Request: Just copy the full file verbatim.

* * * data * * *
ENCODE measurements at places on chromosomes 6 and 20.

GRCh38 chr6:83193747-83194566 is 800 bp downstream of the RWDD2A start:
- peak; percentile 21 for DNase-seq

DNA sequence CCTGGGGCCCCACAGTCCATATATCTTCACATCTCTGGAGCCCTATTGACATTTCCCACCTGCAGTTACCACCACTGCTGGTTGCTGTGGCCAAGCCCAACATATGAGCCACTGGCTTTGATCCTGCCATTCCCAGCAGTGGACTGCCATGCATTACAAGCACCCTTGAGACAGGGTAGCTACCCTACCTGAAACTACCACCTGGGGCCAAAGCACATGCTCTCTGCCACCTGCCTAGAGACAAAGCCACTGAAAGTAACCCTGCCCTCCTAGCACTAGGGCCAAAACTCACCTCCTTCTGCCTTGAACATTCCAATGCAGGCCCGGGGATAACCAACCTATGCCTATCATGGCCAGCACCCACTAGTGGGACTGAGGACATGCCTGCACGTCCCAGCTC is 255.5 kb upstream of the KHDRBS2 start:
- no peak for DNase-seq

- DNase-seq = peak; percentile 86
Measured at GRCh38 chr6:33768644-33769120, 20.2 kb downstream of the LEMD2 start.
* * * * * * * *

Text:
ENCODE measurements at places on chromosomes 6 and 20.

GRCh38 chr6:83193747-83194566 is 800 bp downstream of the RWDD2A start:
- peak; percentile 21 for DNase-seq

DNA sequence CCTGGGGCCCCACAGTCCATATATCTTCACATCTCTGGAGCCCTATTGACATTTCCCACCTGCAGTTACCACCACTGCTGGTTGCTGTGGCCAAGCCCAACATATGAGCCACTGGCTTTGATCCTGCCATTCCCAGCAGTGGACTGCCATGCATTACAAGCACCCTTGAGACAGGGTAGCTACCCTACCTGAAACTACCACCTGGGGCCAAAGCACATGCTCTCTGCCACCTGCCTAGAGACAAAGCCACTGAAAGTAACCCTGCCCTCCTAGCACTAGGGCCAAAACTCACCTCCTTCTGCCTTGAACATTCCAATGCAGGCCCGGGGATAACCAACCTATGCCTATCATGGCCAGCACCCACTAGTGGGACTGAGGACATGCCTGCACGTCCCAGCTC is 255.5 kb upstream of the KHDRBS2 start:
- no peak for DNase-seq

- DNase-seq = peak; percentile 86
Measured at GRCh38 chr6:33768644-33769120, 20.2 kb downstream of the LEMD2 start.